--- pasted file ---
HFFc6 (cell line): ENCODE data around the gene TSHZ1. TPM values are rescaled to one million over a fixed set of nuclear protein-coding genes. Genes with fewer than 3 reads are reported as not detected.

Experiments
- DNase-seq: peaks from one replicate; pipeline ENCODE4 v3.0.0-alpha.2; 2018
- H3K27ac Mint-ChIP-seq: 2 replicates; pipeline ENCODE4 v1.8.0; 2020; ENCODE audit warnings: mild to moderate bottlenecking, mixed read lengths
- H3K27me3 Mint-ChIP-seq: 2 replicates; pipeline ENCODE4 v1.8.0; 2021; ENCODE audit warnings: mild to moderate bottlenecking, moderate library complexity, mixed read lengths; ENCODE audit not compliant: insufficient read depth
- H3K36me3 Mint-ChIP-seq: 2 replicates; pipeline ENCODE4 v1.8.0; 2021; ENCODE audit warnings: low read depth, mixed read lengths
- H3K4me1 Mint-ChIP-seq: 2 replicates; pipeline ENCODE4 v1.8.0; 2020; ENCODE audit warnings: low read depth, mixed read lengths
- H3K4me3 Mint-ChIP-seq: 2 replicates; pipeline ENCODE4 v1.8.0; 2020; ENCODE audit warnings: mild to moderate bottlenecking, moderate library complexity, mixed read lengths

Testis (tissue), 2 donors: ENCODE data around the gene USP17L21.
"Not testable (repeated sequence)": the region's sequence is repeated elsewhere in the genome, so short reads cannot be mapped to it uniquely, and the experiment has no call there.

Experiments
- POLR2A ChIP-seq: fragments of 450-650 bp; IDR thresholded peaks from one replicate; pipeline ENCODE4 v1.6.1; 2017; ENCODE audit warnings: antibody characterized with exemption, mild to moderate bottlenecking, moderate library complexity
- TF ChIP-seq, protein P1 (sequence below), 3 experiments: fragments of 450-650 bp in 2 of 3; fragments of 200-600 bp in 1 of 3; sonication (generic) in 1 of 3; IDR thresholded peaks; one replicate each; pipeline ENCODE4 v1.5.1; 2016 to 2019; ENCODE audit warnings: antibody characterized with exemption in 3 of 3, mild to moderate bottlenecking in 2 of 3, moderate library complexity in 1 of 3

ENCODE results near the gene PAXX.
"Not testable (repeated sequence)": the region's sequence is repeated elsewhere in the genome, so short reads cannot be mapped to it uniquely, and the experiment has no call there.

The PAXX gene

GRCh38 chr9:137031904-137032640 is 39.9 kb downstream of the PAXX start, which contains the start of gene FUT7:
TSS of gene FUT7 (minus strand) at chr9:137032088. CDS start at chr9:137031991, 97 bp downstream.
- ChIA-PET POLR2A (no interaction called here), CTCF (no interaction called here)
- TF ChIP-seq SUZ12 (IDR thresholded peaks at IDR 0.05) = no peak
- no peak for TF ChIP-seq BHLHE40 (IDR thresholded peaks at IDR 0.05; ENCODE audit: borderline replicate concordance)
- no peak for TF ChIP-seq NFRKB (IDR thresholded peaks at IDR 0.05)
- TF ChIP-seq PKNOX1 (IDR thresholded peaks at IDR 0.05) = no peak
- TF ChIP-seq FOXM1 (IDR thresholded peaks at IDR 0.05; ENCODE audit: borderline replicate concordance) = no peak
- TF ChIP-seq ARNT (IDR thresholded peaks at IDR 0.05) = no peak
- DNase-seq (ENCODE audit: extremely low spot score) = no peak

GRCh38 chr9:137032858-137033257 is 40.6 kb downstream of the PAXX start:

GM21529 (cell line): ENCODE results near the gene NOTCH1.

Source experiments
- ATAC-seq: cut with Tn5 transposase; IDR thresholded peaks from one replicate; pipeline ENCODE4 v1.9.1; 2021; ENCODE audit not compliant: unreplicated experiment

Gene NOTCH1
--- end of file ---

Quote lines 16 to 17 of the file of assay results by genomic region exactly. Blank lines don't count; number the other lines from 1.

The PAXX gene

GRCh38 chr9:137031904-137032640 is 39.9 kb downstream of the PAXX start, which contains the start of gene FUT7: